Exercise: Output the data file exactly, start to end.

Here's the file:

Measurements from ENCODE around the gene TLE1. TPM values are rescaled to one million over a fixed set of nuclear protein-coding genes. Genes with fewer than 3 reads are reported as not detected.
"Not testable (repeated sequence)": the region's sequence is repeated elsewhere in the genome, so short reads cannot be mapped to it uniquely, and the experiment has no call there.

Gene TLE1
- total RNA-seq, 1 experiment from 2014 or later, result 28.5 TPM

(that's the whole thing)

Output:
Measurements from ENCODE around the gene TLE1. TPM values are rescaled to one million over a fixed set of nuclear protein-coding genes. Genes with fewer than 3 reads are reported as not detected.
"Not testable (repeated sequence)": the region's sequence is repeated elsewhere in the genome, so short reads cannot be mapped to it uniquely, and the experiment has no call there.

Gene TLE1
- total RNA-seq, 1 experiment from 2014 or later, result 28.5 TPM